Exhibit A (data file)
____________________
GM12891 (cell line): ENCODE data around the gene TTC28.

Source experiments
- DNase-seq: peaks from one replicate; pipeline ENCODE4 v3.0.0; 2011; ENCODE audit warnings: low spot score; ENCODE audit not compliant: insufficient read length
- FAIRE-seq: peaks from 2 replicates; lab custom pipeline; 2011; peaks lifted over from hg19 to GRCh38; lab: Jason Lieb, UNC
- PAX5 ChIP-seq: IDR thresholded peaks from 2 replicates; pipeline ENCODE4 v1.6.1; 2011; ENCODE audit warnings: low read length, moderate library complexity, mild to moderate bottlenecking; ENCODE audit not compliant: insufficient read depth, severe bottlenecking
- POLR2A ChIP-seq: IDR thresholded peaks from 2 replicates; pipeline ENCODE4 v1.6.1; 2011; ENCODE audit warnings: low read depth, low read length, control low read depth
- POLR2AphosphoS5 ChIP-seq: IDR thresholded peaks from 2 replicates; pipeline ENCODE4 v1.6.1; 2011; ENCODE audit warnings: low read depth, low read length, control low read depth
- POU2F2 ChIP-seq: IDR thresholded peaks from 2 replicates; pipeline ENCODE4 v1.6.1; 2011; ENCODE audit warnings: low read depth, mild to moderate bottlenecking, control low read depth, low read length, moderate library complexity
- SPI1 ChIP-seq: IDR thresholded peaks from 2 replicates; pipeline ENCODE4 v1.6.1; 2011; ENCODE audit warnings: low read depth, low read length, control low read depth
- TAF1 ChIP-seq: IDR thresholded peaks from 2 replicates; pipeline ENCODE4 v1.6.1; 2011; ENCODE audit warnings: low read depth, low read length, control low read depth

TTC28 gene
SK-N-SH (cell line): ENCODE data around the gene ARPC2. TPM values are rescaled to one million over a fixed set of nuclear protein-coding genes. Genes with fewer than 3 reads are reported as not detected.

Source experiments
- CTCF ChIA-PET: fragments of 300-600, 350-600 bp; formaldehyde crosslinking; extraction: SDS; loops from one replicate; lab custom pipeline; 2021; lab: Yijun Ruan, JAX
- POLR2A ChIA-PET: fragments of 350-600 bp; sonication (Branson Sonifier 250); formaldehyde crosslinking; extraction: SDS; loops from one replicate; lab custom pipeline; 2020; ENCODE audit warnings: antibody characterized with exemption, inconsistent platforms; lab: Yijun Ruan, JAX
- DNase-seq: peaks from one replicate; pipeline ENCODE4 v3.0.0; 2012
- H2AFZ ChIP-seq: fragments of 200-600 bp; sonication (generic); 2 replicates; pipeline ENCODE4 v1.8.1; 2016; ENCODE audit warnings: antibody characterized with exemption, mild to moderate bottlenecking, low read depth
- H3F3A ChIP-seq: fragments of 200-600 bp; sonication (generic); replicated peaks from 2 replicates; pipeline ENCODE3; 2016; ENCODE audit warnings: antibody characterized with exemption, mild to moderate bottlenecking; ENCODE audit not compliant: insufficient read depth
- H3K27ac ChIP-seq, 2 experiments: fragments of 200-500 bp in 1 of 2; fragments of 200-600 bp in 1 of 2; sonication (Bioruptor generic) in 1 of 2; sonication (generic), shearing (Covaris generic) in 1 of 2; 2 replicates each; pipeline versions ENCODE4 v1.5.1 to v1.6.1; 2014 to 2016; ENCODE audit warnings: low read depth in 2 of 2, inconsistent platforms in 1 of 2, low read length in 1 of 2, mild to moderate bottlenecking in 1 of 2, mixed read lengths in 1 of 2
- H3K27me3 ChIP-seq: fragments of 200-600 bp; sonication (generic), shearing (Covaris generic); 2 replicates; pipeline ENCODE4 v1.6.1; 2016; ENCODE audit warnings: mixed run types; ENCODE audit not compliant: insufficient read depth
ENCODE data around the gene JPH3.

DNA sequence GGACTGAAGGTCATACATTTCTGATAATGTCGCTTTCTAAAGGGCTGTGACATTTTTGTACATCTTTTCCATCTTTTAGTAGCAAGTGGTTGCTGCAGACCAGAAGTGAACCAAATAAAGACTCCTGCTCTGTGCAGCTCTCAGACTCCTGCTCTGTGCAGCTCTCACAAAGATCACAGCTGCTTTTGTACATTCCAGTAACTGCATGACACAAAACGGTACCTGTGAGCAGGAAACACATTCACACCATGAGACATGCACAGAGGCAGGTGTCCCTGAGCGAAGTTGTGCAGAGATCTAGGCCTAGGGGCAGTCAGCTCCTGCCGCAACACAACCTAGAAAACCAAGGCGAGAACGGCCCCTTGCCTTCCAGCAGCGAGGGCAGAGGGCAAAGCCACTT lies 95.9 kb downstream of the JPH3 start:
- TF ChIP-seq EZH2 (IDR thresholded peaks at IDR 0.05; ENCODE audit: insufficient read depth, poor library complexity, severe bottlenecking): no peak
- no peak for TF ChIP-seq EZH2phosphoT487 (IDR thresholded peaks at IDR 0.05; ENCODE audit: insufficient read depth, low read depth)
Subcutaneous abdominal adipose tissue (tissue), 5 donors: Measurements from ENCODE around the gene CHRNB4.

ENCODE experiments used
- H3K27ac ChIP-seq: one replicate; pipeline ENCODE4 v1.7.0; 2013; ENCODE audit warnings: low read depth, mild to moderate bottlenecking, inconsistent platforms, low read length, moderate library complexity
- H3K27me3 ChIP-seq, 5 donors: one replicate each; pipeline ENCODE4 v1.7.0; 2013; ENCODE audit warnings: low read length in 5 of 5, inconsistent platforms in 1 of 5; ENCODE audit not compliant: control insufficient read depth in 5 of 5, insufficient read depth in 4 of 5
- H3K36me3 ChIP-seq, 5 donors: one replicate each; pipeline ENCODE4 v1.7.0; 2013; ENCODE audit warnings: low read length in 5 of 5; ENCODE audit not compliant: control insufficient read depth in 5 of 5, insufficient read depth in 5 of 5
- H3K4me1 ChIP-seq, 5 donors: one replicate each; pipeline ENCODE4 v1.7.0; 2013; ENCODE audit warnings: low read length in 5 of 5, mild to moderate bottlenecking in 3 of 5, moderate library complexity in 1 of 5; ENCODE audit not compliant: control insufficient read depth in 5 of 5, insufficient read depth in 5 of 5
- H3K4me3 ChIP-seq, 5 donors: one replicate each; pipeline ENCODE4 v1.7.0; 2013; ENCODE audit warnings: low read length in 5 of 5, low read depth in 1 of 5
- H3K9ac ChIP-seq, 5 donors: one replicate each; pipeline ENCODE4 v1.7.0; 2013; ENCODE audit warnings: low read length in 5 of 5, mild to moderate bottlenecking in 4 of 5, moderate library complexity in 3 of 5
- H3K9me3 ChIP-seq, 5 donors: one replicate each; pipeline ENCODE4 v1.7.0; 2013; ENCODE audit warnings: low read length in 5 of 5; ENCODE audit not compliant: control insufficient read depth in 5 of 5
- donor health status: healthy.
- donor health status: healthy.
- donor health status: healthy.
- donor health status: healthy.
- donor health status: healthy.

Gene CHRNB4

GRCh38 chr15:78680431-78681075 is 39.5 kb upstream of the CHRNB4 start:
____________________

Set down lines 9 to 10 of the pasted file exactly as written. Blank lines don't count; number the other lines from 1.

- SPI1 ChIP-seq: IDR thresholded peaks from 2 replicates; pipeline ENCODE4 v1.6.1; 2011; ENCODE audit warnings: low read depth, low read length, control low read depth
- TAF1 ChIP-seq: IDR thresholded peaks from 2 replicates; pipeline ENCODE4 v1.6.1; 2011; ENCODE audit warnings: low read depth, low read length, control low read depth